Surgical Indications in Crohns Disease and Preoperative Preparation

Table 1 summarises indications for surgical treatment in Crohn's disease [4, 12, 13]. Surgery may be either scheduled or urgent. The subdivision into absolute and relative indications is partly arbitrary. Regardless of CD, intestinal perforation is considered to require urgent surgical treatment, but determining

Table 1. Indication for surgical therapy

Absolute indication

Fulminant form of the disease

Intestinal obstruction (especially terminal ileum) Intestinal perforation

Complication of the disease process Intestinal bleeding

Recalcitrant sepsis Fistulae (?) Abscess (?)

Failure of medical therapy

Complications of steroids or other medical therapy Growth failure

Controversial indications Series of subileus

Recurrences subsiding after conservative treatment where the therapy failed is sometimes very difficult. Many cases also require careful consideration by the gastroenterologist. A recurring event in clinical practice that is a common experience for many individuals treating this type of patients is to define, in some cases, clear definition between a pattern of subocclusion due to inflammatory oedema (that can respond to therapy) or to fibrosis (that cannot respond to therapy but to surgery only). Some preoperative care and attention, if permitted by the clinical situation, should always be used.

The patient should be operated only after a thorough study [14]. The single-contrast gastrointestinal (GI) series with small-bowel follow-through represents, presently, an examination with a good cost/benefit ratio and that, in many important cases, gives information regarding intestinal transit and the presence of stenosis [15]. On many occasions, in urgent cases especially, enteroclysis with computed tomography (CT] and double-contrast evaluation provides information on the presence of peritoneal abscesses or on fistulae. Ultrasonography with or without Doppler as well as magnetic resonance imaging (MRI) [16] can be used for monitoring disease activity and response to therapy or when the use of ionising radiation is contraindicated (e.g. pregnancy or childhood). Even if surgical exploration allows visualisation of the intra-abdominal state, the possibility of planning the surgical approach is essential and supportive in the search for any fistulous tracts, which are often difficult to find.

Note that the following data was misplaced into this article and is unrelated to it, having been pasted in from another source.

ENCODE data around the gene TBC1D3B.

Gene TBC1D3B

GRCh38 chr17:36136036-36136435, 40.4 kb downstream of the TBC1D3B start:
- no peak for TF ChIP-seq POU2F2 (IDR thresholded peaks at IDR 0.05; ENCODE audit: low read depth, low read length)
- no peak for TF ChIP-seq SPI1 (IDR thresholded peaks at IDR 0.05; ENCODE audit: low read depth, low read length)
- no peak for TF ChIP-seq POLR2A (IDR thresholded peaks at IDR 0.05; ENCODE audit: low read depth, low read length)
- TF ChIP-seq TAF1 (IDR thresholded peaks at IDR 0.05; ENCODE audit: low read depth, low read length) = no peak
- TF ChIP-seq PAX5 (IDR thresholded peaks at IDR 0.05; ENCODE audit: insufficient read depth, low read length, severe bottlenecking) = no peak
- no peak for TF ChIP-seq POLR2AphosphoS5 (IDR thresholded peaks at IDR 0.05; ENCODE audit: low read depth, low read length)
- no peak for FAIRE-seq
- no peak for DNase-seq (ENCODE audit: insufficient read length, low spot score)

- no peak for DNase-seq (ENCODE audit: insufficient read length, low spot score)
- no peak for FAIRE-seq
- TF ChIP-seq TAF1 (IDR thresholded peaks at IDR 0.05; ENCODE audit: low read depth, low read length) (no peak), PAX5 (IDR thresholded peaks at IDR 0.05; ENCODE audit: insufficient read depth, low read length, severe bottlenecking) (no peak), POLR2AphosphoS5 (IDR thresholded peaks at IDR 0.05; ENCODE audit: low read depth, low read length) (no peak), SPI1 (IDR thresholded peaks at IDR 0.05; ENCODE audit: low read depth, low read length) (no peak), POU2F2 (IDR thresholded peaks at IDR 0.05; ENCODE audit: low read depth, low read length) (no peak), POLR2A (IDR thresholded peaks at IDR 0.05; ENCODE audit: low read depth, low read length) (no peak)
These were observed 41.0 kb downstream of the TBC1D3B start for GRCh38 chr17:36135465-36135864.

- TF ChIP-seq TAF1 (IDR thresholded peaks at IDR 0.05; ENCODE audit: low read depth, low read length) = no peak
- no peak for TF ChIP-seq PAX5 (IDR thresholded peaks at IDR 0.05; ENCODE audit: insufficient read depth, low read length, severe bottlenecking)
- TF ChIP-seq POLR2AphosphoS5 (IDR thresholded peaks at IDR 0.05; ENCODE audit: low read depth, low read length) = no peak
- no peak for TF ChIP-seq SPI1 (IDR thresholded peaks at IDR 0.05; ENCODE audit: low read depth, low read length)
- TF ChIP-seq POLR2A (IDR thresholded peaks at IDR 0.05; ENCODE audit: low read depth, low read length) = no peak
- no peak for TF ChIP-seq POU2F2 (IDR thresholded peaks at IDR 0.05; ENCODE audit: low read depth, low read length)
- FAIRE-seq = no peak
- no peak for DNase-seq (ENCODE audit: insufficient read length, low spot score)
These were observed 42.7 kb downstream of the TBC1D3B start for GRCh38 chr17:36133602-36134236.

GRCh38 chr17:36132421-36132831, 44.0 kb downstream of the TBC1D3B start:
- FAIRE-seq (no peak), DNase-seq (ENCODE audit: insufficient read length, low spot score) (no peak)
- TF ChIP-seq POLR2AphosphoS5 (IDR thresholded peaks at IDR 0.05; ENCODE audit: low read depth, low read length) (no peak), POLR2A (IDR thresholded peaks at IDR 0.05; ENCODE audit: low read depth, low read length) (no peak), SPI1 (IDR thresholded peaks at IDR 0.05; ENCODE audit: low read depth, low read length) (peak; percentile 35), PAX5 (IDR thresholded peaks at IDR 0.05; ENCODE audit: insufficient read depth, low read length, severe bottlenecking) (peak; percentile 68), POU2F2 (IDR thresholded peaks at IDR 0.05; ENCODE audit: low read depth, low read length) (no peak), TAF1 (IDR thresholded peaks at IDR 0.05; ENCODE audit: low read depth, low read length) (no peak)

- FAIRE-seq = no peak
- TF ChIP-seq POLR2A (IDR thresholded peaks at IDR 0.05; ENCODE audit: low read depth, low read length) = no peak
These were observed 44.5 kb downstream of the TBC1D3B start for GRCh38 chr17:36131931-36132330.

An essential aspect, which is often overlooked, is preoperative marking the stoma. Creation of a temporary stoma takes place frequently, especially during urgent surgery. The most frequent indications are postoperative dehiscences, presence of major perianal fistulae, intra-abdominal sepsis (which makes creation of the anastomosis unsafe) or a serious colonic disease. Proper positioning of the stoma allows patients to not only manage it easily but to accept it [17]. It must remembered, moreover, that, as Post [18] wrote, approximately 20% of "temporary" stomas become definitive if the indication is postoperative complications; this percentage increases up to 60% if the indication is rectal stenosis or perianal fistulae.

Appropriate treatment during the postoperative period must include an antithrombotic prophylaxis and antibiotic administration. The latter will need to be broad spectrum for some days in the case of abscesses, fistulae or perforations, or just a single dose given within 30 min of skin incision (repeated if the operation lasts longer than 3 h) in the case of noncontaminated operations (the so-called short-term prophylaxis).

Another important aspect is nutritional support. A state of malnutrition is rather frequent in these patients, and it may be worsened by poor control of the disease or by the presence of infection or fistulae. Restoring electrolyte balance is essential. Caloric support may be achieved through a total parenteral nutrition or, if possible and the patient tolerates it, through enteral nutrition, which has lower costs and complications.

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